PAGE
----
Supporting View #1 we have the fact that certain composers remain perennially popular among all listeners. Bach keeps getting played, ditto Josquin DePrez, Beethoven, Stravinsky, Purcell, and so on. We have a two-hundred-plus year baseline for evaluating, and audiences in each generation keep coming up with similar judgments of excellence.
    Against View #1 we have the reality that lists of “the great composers” have changed drastically in the last 150 years. If you look at the consensus of who counter as a Great Composer in 1950, you found people like Meyerbeer Maeterlinck and Weber, who don’t figure prominently today. Handel ranks much higher than he does today. Figures like Thomas Tallis and Giovanni Gabrieli and Orlando Gibbons are missing then, yet highly valued today. So clearly the canon has changed. This presents problems for the “absolute standard of aesthetic value” position. We also have the problem that approaches to music have changed so drastically since 1900 that it becomes reasonable to ask in what sense a completely computer-composed piece of computer music is more or less beautiful than an Ockeghem mass. This raises many of the same aesthetic conundra brought up by Bruce Sterling in his TeDX talk “Alien aesthetics.”
    Some computer music and electroacoustic music or glitch music proves so alien to traditional musical metrics of quality that we really have to ask how we can maintain any kind of relative value judgments twixt the two. How do you measure whether Henri Poisseur’s “Trois Visages de la Liege” is better or worse music than Johannes Ockeghem’s “Missa Prolationem”? What kind of critical strategy lets us meaningfully compare the sonic cadaver exquis compositions allowed in certain Eurorack synthesis modules
    or the emergent patterns generated by live coding of a MAX MSP patch like “little glitch machine”
    or generative ambient music in MAX MSP
    with traditional paper-score compositions like Bach’s Brandenburg concerti, or Prokofiev’s Second Symphony?
    In favor of View #2 we have the blunt fact of radical change in contemporary music over the last 100 years. Starting around 1900, we have music that still sounds controversial — some listeners find it ugly, others praise it wildly. This tends to militate against an absolute value for aesthetics. After a hundred years, if the issues were merely audience familiarity, this issue should have sorted itself out. But a lot of listeners still consider Erwartung unlistenable crap, while others contend it’s a masterpiece. A hundred years should have resolved this issue, if absolute value judgements were viable in contemporary music.
    Against View #2 we have the problem that total aesthetic relativism violently contradicts our everyday experience. Everyone knows a good performance when they hear it. Ask any musician in a college class who the best trombone player is, and they all point to the same person. Moreover, the truly infantile examples of verbal calisthenics churned out by trolls like the Coin-Flipping Kook (author of “Silence”) just hit reality in the face with a baseball bat and bounce right off. If the random sounds in an auditorium when some guy isn’t playing a piano (but just sitting there) really _were_ just as musical as a perform, then why would we need concert halls? People would just set up concert seating in empty lots, charge admission, the audience would spend an hour listening to random noises, and everyone would applaud and go home happy. But nobody does that. EVER. No one anywhere. It just never happens, period.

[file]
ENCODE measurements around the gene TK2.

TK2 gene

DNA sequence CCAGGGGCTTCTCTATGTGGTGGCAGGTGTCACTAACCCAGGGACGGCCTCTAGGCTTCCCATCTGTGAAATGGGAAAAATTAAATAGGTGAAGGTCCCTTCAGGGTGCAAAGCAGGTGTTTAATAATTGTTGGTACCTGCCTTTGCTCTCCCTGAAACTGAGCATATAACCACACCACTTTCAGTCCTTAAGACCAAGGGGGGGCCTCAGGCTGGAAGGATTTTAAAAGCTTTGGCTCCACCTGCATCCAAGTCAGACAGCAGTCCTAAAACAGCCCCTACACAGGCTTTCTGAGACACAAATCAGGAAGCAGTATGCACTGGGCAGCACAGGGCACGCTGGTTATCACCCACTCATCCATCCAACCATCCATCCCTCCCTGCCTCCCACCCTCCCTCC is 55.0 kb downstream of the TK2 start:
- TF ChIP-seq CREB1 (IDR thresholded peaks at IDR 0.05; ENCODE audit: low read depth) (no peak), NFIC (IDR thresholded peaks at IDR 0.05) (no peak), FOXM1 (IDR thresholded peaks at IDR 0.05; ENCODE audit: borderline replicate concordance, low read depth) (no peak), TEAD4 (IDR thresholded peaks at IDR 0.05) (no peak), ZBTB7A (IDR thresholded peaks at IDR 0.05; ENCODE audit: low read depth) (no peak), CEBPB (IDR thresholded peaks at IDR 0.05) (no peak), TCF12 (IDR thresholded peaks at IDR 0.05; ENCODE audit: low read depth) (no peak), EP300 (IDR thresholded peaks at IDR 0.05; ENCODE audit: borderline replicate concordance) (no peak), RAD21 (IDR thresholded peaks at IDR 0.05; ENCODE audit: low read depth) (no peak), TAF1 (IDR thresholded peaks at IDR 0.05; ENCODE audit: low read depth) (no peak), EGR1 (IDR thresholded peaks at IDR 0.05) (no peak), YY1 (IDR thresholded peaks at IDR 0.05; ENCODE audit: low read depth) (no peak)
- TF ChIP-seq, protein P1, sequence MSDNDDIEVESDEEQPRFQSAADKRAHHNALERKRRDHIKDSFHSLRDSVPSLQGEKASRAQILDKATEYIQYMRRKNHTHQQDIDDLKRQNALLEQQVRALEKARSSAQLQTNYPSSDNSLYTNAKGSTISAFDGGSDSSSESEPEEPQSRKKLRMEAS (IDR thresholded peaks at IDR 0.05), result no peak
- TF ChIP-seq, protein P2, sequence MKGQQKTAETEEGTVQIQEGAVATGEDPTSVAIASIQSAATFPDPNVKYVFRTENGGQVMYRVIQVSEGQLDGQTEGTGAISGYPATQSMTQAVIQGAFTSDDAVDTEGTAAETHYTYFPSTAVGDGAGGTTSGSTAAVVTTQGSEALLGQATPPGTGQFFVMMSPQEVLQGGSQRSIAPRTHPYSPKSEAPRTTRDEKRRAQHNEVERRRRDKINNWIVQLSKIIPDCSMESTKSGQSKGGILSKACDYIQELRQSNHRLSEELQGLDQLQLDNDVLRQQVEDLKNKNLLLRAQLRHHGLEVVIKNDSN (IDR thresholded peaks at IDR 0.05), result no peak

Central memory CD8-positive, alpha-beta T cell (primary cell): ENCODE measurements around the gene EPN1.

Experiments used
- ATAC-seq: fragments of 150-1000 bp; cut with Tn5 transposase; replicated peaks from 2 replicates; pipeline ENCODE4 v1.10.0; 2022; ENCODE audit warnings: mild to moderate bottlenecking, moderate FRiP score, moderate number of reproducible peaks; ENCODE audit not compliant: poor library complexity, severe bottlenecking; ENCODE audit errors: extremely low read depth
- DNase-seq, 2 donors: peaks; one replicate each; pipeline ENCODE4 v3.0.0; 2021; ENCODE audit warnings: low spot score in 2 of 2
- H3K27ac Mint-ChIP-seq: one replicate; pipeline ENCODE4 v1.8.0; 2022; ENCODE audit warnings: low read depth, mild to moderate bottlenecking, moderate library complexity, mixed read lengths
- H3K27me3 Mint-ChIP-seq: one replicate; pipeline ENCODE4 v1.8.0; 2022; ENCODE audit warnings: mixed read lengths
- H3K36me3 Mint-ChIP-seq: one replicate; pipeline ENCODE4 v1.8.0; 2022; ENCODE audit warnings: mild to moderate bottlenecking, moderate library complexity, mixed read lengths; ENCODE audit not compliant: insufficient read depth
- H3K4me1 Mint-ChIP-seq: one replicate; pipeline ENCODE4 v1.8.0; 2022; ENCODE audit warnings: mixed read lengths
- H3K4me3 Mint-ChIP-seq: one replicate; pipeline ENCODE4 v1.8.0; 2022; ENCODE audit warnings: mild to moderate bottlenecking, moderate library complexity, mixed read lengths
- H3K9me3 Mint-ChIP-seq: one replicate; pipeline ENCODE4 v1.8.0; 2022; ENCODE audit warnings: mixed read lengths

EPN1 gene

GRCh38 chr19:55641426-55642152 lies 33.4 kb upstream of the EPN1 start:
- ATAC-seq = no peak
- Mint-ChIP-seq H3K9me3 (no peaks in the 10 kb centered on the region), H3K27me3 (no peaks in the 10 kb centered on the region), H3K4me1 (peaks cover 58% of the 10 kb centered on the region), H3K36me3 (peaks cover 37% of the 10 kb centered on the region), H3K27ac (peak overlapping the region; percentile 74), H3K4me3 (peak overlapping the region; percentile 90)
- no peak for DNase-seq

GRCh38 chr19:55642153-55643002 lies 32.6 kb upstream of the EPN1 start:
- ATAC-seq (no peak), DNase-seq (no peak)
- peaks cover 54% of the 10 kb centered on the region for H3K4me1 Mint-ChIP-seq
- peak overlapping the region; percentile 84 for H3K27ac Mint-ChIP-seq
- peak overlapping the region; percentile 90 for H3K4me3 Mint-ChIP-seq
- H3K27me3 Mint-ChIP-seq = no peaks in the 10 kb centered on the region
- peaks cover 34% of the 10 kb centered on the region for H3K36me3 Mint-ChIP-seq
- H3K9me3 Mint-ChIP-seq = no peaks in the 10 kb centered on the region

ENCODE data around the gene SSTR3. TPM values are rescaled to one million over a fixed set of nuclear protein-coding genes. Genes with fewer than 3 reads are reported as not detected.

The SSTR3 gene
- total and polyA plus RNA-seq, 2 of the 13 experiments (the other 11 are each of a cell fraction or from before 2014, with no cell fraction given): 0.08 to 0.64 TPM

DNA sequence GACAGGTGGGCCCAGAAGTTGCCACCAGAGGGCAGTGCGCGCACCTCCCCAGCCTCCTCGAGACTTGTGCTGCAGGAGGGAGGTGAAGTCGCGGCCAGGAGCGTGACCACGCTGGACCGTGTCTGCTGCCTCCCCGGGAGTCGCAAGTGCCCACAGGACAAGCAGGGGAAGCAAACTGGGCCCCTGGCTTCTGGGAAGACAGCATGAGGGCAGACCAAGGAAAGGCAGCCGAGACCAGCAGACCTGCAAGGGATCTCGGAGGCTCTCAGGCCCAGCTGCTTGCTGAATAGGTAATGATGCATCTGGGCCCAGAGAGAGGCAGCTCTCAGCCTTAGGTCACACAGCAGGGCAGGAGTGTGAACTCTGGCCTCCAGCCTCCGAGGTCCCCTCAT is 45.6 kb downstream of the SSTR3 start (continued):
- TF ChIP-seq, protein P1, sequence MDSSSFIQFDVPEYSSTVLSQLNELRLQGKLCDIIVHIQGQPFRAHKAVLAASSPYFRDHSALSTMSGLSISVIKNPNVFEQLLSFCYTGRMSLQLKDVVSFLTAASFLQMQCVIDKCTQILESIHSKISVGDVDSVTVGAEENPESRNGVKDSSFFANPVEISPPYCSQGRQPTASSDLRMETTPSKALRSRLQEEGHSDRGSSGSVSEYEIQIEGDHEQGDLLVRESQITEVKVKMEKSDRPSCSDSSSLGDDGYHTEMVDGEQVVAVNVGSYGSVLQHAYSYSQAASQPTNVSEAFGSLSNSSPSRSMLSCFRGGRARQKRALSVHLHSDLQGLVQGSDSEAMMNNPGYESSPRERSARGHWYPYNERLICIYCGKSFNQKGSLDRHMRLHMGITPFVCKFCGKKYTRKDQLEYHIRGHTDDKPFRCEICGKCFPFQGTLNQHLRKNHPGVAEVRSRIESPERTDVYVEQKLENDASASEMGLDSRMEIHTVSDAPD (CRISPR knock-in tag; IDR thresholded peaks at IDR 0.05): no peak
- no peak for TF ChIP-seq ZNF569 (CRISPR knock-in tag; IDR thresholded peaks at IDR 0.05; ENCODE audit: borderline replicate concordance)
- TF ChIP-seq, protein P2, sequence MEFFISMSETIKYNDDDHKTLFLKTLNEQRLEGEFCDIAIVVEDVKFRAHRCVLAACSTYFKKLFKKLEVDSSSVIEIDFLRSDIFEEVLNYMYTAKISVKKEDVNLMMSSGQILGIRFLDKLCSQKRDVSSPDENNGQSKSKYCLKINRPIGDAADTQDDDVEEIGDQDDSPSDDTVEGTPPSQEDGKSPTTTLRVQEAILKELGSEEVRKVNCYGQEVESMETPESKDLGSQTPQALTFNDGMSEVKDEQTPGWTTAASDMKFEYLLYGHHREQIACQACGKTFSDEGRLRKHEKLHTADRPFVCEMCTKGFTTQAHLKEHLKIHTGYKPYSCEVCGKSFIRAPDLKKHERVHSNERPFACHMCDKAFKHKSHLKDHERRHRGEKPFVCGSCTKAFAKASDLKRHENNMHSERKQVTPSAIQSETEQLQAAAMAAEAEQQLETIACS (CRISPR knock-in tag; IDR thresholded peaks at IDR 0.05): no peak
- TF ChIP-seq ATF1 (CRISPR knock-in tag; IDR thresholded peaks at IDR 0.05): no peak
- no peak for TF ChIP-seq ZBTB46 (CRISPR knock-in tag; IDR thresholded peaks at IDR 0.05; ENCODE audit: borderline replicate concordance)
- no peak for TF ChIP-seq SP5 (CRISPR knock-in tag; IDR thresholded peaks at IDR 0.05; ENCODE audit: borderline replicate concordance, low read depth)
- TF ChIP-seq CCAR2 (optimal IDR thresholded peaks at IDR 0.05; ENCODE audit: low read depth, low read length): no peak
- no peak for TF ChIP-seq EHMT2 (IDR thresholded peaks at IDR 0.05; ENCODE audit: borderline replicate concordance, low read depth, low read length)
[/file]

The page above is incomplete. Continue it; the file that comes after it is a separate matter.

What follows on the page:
So clearly the extreme aesthetic relativist stance is just smoke getting blown up our asses — it’s a word game, and the behavior of concertgoers prove it. People persist in paying money to listen to live performances because, at the level of blunt reality, everyone recognizes at the end of the day that random street noises sound boring and trivial, while sounds produced by expert musicians from carefully composed scores, provide a vividly memorable musical experience.

    Musical academia in America and Europe has still not reconciled these two conflicting views of current music. As a result, we get a strange mix of the view perspectives. Music gets taught using “rules” and a canon that implicitly subscribes to View #1 — excellence can be defined, measured, and ranked, and done so objectively and more or less permanently. The various awards and prize committees also subscribe to the viewpoint.
    Yet the teaching, performance and criticism of 20th century music suddenly shifts into View #2 — different modes of composition (computer music as opposed to chamber music) are recognized as basically incommensurable, and different aesthetics (glitch music, homebrew instruments, microtonality, chance music, algorithmic music, emergent music, 3-hour-long drones a la Eliane Radigue or Phill Niblock) get acknowledged as fundamentally different from, yet not worse than, more traditional modes of composition (Aaron Jay Kernis’ Symphony In Waves, or Joan Tower’s Silver Ladders, or Ann Cleare’s Dorchadas).
    So critics and composers and the audience haven’t yet dealt with the consequences of Leonard B. Meyer’s prescient prediction in his 1967 book “Music, The Arts and Ideas”:

    “Though a spectrum of styles will coexist in what is essentially a steady-state, this does not mean that in a given art all methods and idioms will be equally favored at ap articular time. In music, for exaple, one or possibly two of the stylistic options available to composers may for a number of years prove especially attractive; and activity will be most intense in those parts of the stylistic spectrum. But this will not indicate that other traditions and idioms are no longer viable or are declining. For subsequently, fascinated by different problems or swayed by different attitudes, composers will, by and large, turn to other traditions and other styles.
    Such a succession of wavelike fluctuations may make it appears as though one style has followed or replaced another. But what will in fact have happened is that one style – or perhaps a group of related styles — will, so to speak, have `crested,’ becoming for a time particularly conspicuous. And at the very time most composers are riding the crest of the stylistic wave, others will have continued to follow ways and procedures temporarily less popular.”